Middle Wallop is a British Army base near the Hampshire village of Middle Wallop. The base hosts 2 and 7 Regiments Army Air Corps (AAC) under the umbrella of the Army Aviation Centre.
The largest grass airfield in England, it formally became the property of the Air Ministry on 12 September 1938 when a Clerk of Works from the Ministry of Public Buildings and Works arrived to assume his new post. The site was cleared, resulting in the loss of farms and some small dwellings. Work on the airfield started in November 1939 after eventually finding a water source for the project and its inhabitants, which had proved difficult. Top soil was removed revealing acres of white chalk and work continued through the winter weather, which had to be halted for ten days due to a severe frost.
World War II
The base was opened as RAF Middle Wallop, a training school for new pilots in 1940. It was originally intended for bomber use, however with the Battle of Britain being fought, 609 Squadron flying the Supermarine Spitfire, and 238 Squadron RAF flying the Hawker Hurricane were moved to Middle Wallop as part of 10 Group RAF Fighter Command.
In September 1940 604 Squadron, a specialist night fighter unit, received the Bristol Beaufighter. As one of the few Squadrons thus equipped, 604 Squadron helped provide night time defence over the UK during the Blitz from late 1940 until mid-May 1941.
Preparations for the invasion of Europe led to the transfer of Middle Wallop in December 1943 to the United States Army Air Force. Middle Wallop was then used for tactical reconnaissance units, until they moved to advanced landing grounds in France in July 1944.
In February 1945 Middle Wallop assumed the name of HMS Flycatcher, which was a Royal Navy unit. HMS Flycatcher became one of a series of Mobile Naval Air Operations Bases (MONABS), which were formed for service in the Far East.
With the end of hostilities in 1945, leading to the abandonment of further operational activities, the Station was returned to Fighter Command on 10 April 1946.
After the war
Following the end of the Second World War Middle Wallop became the Headquarters for the newly formed Southern Sector.
Between September 1947 to January 1948 an experimental steel mat runway was laid on the airfield. This proved to be unsuccessful due to damage by large aircraft and Middle Wallop reverted back to a grass airfield, as it still is today. In January 1948, 657 Air Observation Post Squadron RAF and 227 Operational Conversion Unit (OCU) RAF, both located at RAF Andover, moved to the Station with their Auster aircraft. As a result Middle Wallop becoming the training centre for Royal Artillery Air Observation Post Pilots and Observers.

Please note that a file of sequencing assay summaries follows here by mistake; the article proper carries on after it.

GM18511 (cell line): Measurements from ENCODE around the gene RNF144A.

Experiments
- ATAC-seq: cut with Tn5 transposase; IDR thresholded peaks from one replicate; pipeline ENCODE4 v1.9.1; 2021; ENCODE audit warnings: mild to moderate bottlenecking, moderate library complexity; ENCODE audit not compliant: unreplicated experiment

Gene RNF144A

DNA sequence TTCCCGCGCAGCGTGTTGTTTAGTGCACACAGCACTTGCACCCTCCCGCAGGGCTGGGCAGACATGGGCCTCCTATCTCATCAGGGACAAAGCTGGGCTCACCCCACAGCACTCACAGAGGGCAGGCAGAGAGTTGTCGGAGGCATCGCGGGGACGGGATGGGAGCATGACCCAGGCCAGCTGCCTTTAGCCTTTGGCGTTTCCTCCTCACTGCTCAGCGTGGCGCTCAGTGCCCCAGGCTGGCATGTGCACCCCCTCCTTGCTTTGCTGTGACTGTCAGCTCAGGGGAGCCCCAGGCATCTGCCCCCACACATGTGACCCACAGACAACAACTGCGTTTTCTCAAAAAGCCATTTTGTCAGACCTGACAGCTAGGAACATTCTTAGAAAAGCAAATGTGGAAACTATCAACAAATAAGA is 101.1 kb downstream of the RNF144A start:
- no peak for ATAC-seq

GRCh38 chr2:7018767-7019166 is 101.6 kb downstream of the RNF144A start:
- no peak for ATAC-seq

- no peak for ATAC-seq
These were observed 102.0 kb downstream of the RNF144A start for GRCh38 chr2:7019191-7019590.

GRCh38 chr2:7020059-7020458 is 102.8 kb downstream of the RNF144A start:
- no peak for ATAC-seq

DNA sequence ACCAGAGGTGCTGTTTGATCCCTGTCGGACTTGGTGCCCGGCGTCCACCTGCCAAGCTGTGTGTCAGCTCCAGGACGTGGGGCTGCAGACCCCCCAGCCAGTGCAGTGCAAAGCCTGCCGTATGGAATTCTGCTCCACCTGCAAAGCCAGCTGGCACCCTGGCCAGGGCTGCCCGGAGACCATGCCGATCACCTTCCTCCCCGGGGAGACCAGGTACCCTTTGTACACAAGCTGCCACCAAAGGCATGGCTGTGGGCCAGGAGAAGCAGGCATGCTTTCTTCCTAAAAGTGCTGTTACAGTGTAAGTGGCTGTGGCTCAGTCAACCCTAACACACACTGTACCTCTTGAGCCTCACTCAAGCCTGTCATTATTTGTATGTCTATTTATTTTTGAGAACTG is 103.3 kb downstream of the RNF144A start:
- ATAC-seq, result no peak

On 13 August 1948 a small but significant air display took place with aircraft including the Heston JC6 and Auster M (both built to Air Ministry specification A2/45), and several new helicopters.
With Air Operations flying remaining with the RAF, 227 OCU RAF became the Air Operations School in May 1950 and subsequently resulted in all Air Operations flying training being centralised at Middle Wallop in the Elementary Flight of the School. The premise for a new Army Air Corps was already underway, with the establishment of light liaison courses for soldier pilots and for officers other than gunners.
The modern day
As flying training progressed, Middle Wallop seemed an ideal place for a training centre as its location was so close to Salisbury Plain and its extensive training area. Helicopters were seen to be the choice of the future as they could be operated alongside the rest of the army. On 1 September 1957 the Light Aircraft School became the Army Air Corps Centre – exactly forty five years after the Royal Flying Corps was formed from two companies of the Air Battalion Royal Engineers in 1911. The Royal Electrical and Mechanical Engineers (REME) assumed engineering responsibility for the new Corps.
Since 1957, a large number of different fixed- and rotary-winged aircraft have been based at Middle Wallop. In its 80th year, the base remains home to the Aerospatiale Squirrel, Westland Lynx, Gazelle, and Apache helicopters, and the Grob Tutors of the Army Grading Flight. Its history is represented by the Army Historic Aircraft Flight, who are also based on the airfield.